Criminal cases unfolding right now against an alleged cop killer in Palm Springs, the accused mall gunman in Burlington, Washington and a suspected “straw purchaser” in Seattle once again underscore the futility of promoting background checks as an effective crime prevention tool.
Today’s Seattle Times reports that detectives investigating the Cascade Mall rampage last month have confirmed that suspect Arcan Cetin tried to purchase a .45-caliber handgun at an Oak Harbor gun store hours before the shooting. He was deterred by the prospect of a background check – which he would not have passed because he is only 20 years old, and federal law prohibits commercial handgun sales to anyone under age 21 – but he wasn’t stopped.
A couple of hours after he left the store discouraged, he showed up at the mall with a Ruger 10/22 semi-auto rifle in .22 caliber. It’s a sporting rifle that had been fitted with an after-market 25-round magazine. He apparently took the gun without permission from his step-father.
Jump down to Palm Springs, where alleged cop-killer John Felix is charged with two counts of first-degree murder and several other crimes. The convicted felon also faces charges of illegal firearms possession and possession of a stolen firearm.
Meanwhile, the Seattle PI.com is reporting the story of Paul Philimon Gebrekidan, who allegedly bought guns legally and then sold “dozens of guns” on the black market after claiming the guns had been stolen. Some of those guns have reportedly turned up at crime scenes, an unsurprising turn of events since he allegedly sold those guns to people legally prohibited from possessing firearms because of criminal histories or mental illness.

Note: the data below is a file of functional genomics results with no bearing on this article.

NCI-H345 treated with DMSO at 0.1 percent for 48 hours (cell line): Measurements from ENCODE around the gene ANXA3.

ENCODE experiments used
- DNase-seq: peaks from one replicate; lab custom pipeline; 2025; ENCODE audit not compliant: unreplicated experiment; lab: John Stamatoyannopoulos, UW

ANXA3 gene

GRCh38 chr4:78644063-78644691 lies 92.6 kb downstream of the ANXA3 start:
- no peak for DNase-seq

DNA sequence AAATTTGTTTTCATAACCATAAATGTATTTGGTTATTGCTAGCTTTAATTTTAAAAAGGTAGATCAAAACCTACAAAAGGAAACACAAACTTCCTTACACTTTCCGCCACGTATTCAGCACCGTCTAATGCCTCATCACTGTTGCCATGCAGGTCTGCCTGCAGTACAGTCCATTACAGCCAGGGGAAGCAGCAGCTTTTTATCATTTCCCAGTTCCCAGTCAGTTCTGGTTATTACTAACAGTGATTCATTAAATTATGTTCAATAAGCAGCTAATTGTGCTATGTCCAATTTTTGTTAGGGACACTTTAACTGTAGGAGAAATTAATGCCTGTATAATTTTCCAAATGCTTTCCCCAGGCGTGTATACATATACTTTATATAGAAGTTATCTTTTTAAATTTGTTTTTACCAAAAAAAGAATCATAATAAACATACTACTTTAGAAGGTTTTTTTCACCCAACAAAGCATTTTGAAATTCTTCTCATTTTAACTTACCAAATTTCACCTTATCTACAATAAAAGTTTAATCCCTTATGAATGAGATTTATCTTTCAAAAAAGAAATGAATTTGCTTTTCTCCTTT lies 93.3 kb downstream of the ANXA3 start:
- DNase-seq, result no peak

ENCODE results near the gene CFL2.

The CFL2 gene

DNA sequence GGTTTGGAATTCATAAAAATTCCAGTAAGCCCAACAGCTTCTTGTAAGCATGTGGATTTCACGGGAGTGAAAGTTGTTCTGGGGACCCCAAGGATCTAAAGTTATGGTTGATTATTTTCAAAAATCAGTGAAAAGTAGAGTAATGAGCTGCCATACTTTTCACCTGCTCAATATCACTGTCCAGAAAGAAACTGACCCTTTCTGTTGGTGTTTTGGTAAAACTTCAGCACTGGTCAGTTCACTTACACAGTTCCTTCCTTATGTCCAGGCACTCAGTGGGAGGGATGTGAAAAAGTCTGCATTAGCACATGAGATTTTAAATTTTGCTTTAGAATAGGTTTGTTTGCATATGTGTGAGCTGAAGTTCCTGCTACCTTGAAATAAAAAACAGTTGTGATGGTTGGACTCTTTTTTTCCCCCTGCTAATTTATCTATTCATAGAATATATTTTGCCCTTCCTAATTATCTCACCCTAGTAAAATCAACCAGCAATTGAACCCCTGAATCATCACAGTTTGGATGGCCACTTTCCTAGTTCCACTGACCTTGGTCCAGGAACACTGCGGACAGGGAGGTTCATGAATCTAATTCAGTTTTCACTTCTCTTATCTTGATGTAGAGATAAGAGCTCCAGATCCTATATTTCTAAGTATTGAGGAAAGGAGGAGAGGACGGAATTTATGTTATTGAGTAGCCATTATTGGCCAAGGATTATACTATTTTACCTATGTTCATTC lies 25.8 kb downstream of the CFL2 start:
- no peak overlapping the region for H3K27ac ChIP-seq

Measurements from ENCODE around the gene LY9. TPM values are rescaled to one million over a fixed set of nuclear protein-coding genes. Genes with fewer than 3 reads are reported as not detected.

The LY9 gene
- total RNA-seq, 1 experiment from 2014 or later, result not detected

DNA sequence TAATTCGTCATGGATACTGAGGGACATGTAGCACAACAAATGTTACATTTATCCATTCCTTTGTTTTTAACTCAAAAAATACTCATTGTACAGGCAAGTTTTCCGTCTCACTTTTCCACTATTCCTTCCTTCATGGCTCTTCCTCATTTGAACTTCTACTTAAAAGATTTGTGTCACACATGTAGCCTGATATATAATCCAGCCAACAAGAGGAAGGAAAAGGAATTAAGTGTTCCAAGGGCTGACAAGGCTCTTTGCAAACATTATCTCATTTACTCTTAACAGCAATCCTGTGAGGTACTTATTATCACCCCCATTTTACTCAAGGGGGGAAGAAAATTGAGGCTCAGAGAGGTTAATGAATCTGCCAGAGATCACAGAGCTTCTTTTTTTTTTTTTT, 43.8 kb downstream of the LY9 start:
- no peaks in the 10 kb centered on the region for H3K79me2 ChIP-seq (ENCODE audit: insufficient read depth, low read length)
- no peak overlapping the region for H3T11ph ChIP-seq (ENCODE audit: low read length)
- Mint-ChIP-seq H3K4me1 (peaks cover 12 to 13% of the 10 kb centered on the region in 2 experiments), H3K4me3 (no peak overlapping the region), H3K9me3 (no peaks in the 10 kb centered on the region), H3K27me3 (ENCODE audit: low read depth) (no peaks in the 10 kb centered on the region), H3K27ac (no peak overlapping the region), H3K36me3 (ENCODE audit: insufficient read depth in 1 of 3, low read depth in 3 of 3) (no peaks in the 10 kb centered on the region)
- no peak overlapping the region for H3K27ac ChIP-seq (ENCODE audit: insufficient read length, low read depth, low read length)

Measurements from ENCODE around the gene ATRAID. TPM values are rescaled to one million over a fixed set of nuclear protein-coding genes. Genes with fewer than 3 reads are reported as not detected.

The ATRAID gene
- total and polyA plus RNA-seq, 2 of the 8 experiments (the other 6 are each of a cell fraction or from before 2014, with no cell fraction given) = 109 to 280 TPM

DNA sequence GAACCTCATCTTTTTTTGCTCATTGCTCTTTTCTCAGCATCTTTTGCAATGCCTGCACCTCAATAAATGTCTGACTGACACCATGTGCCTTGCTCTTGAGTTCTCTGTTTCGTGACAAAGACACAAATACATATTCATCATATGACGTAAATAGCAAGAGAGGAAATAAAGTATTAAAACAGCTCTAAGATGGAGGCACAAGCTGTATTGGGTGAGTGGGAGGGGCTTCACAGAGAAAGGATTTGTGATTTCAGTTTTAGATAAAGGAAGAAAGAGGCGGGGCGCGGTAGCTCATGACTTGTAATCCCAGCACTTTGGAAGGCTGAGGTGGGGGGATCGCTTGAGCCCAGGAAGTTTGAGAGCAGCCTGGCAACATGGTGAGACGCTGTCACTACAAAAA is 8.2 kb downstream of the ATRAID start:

The common denominator in all of these cases is that background check laws, and other gun control laws, didn’t stop any of these crimes.
Cetin was discouraged by the prospect of a background check, so he apparently never filled out the paperwork. The Seattle Times story indicates he left the gun shop without trying to make a purchase, which the store’s owner almost immediately decided would not have taken place, anyway, because of his behavior. But the background check roadblock did not keep a gun out of his hands.
The alleged California cop killer already knew he couldn’t have a gun, so he had one, anyway. Stories describing his ammunition as “armor piercing” are disingenuous at best because only a couple of types of soft body armor are designed to stop rifle bullets. Most bullet resistant vests worn by police are designed to stop handgun bullets, not centerfire rifle bullets, virtually all of which will penetrate those vests.
And if the allegations are true about the Seattle straw buyer, he provides a perfect example of someone who ignores a background check law and other gun laws. No law is going to inconvenience him, while it penalizes tens of thousands of honest citizens.
Gun control proponents will argue that just because laws don’t stop all crimes, that’s no reason to abandon all gun control laws. Instead, they want to simply pass more laws. They clearly don’t consider gun ownership as a constitutionally-delineated civil right, but a privilege to be heavily regulated by the government.
But the anti-gun lobby constantly complains about lack of “compromise” on this issue. Here is a suggestion: before any new gun laws are proposed, repeal the ones that demonstrably don’t work. Exempt people with concealed carry permits or licenses from background checks when they purchase firearms. A background check is required of anyone who gets a concealed pistol license, anywhere in the country. Just how many times do people have to prove themselves innocent of being a criminal?
End gun-free zones and make carry licenses/permits legal across the country, same as drivers’ licenses.
Stop penalizing honest citizens for crimes they didn’t commit. Use existing laws to prosecute criminal activity and focus on the accused criminals.
How’s that for a start?